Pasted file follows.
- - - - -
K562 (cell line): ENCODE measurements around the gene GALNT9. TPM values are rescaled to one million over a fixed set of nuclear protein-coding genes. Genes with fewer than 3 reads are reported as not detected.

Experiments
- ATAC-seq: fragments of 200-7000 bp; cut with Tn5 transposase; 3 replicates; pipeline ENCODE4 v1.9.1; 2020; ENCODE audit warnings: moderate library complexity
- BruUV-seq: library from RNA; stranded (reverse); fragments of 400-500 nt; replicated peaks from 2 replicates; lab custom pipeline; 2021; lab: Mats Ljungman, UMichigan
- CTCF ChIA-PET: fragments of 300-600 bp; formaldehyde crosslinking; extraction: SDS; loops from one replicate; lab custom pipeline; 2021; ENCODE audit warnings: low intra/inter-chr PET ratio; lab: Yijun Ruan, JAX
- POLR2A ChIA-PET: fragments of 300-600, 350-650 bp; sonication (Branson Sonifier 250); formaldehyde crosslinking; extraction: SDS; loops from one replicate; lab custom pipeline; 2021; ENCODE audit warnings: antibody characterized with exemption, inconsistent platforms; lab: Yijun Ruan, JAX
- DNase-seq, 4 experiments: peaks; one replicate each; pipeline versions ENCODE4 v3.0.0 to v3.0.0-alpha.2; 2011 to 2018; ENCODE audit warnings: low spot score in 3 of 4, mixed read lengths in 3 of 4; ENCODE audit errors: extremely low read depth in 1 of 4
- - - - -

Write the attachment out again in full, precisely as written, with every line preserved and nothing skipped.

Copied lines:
K562 (cell line): ENCODE measurements around the gene GALNT9. TPM values are rescaled to one million over a fixed set of nuclear protein-coding genes. Genes with fewer than 3 reads are reported as not detected.

Experiments
- ATAC-seq: fragments of 200-7000 bp; cut with Tn5 transposase; 3 replicates; pipeline ENCODE4 v1.9.1; 2020; ENCODE audit warnings: moderate library complexity
- BruUV-seq: library from RNA; stranded (reverse); fragments of 400-500 nt; replicated peaks from 2 replicates; lab custom pipeline; 2021; lab: Mats Ljungman, UMichigan
- CTCF ChIA-PET: fragments of 300-600 bp; formaldehyde crosslinking; extraction: SDS; loops from one replicate; lab custom pipeline; 2021; ENCODE audit warnings: low intra/inter-chr PET ratio; lab: Yijun Ruan, JAX
- POLR2A ChIA-PET: fragments of 300-600, 350-650 bp; sonication (Branson Sonifier 250); formaldehyde crosslinking; extraction: SDS; loops from one replicate; lab custom pipeline; 2021; ENCODE audit warnings: antibody characterized with exemption, inconsistent platforms; lab: Yijun Ruan, JAX
- DNase-seq, 4 experiments: peaks; one replicate each; pipeline versions ENCODE4 v3.0.0 to v3.0.0-alpha.2; 2011 to 2018; ENCODE audit warnings: low spot score in 3 of 4, mixed read lengths in 3 of 4; ENCODE audit errors: extremely low read depth in 1 of 4